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Herman Daly: a Steady State Economy

Will this annoy James and Jordan simultaneously? Page is long because of comments.

Some themes:
- the Earth is in steady-state. As the economy grows to be a larger share of the ecosystem, it too must bow to physical limits.
- Production should be seen as a maintenance cost, not a good in itself. This would be clearer if companies bore the responsibility for disposing of their products.
- "What is the proper range of inequality—one that rewards real differences and contributions rather than just multiplying privilege? Plato thought it was a factor of four. Universities, civil services and the military seem to manage with a factor of ten to twenty. In the US corporate sector it is over 500. As a first step could we not try to lower the overall range to a factor of, say, one hundred?"
- Our system favors free trade and free capital movement, allowing evasion of labor and environmental regulations. Labor, of course, is not free to move.

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( 2 comments — Leave a comment )
heron61
Oct. 8th, 2008 01:41 am (UTC)
I'm largely in agreement with the ideas expressed in that article, but it has a few crucial flaws. The most obvious being the fact that while material resources are relatively limited, energy is not. Barring large scale asteroid mining (which may happen, but isn't happening anytime soon), we're limited to the amount of matter on this planet. However, the amount of usable energy may ultimately be limited, but we are vastly below these limits. Thorium fission is sustainable, proven technology and has the potential to supply far more energy than we are currently using. Fusion could provide even more, and even relatively low-density sources like solar energy could be used far more widely and efficiently. Given that energy usage is not remotely in a state-state and is likely to grow (on average) for the next century at least, many of the assumptions of the article are somewhat suspect.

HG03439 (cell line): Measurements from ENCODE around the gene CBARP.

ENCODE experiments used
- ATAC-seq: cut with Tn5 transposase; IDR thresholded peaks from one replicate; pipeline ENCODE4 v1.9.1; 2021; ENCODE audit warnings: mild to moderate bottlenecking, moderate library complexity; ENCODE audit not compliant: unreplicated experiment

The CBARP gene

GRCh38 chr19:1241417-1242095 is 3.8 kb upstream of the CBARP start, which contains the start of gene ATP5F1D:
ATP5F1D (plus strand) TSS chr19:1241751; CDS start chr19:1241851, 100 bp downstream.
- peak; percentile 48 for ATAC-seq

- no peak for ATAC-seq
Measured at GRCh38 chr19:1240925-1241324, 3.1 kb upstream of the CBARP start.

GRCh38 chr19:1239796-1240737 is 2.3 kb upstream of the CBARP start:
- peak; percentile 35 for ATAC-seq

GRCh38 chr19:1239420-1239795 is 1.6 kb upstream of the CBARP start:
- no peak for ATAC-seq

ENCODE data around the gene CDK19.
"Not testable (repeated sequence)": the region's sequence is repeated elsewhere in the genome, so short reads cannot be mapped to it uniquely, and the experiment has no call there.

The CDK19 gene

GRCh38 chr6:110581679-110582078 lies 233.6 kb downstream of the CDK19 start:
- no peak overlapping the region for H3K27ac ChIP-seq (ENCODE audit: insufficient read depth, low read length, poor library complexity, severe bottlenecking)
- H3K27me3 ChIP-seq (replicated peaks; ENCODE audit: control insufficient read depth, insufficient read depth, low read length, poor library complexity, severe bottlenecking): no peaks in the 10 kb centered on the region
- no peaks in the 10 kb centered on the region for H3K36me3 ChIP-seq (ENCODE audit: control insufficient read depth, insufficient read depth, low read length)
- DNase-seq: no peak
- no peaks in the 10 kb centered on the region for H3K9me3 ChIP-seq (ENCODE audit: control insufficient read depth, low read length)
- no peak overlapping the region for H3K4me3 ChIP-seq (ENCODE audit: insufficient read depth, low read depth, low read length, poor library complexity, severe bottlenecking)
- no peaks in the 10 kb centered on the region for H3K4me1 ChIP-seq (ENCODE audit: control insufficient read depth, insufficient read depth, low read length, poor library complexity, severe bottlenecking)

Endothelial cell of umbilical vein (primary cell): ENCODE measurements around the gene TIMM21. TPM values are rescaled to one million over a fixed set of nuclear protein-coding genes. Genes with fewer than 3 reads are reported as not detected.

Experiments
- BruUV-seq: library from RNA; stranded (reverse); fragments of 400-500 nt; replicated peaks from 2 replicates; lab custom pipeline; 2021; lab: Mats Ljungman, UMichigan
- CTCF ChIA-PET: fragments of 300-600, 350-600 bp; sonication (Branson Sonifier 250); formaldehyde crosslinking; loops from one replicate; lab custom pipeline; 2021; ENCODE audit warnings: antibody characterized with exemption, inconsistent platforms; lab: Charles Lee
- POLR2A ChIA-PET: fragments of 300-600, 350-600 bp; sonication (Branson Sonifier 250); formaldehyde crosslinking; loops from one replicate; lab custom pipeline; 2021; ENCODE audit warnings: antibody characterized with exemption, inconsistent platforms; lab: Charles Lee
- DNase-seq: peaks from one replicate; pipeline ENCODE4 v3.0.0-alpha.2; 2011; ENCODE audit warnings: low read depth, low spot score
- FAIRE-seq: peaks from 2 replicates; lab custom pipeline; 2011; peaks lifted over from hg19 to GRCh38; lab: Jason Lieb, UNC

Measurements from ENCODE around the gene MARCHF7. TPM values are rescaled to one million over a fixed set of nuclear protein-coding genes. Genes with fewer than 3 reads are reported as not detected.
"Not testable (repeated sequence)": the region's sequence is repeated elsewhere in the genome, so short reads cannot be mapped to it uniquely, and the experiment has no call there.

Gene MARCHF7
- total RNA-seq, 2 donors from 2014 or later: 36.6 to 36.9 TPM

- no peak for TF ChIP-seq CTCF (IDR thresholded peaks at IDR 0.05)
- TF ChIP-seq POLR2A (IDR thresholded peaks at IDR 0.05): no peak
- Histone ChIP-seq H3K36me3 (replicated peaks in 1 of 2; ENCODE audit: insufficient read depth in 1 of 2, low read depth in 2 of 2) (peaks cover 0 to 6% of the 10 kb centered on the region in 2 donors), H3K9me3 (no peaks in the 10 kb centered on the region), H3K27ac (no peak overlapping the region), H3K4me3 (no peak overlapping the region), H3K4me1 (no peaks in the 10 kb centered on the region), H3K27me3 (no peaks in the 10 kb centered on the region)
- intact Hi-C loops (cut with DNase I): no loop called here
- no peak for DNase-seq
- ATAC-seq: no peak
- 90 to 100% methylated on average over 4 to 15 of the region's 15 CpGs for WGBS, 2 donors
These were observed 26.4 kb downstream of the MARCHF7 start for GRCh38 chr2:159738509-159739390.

In general, this planet is a specific case of what seems to be a more general phenomena - useful matter is far less abundant that usable energy. So, a sensible long-term policy would involve using abundant sustainable energy production to enable high efficiency recycling. Ultimately, we could use something like enormous mass spectrographs to separate out individual elements from refuse dumps.

While I'm all for longer lasting goods, the fact is that if (as seems fairly obvious) we are nowhere near out maximum practical energy usage, there's a truly large amount of room for growth, it just will need to be somewhat different, since material recycling will need to be part of this growth. However, I'm fairly certain the people who support the worldview found in that article would be utterly horrified (in a typical eco-puritan fashion) with my vision of a sustainable future, which has no room for composting toilets or homespun garments as anything other than eccentric hobbies.
james_nicoll
Oct. 8th, 2008 03:58 am (UTC)
You do have to avoid generating from non-solar sources on Earth more than about one third as much power as the Earth gets from the sun, give or take, because that's the margin between a viable biosphere and a run-away greenhouse effect that boils the oceans and eventually leads to a sterilized planet. I think that is about 5000x our current energy usage (and you might want a little margin for error in there).

Wait, you could just blot out incoming sunlight watt for watt for the stuff generating down here. That would have the benefit of weaning people off of free sunlight.
( 2 comments — Leave a comment )

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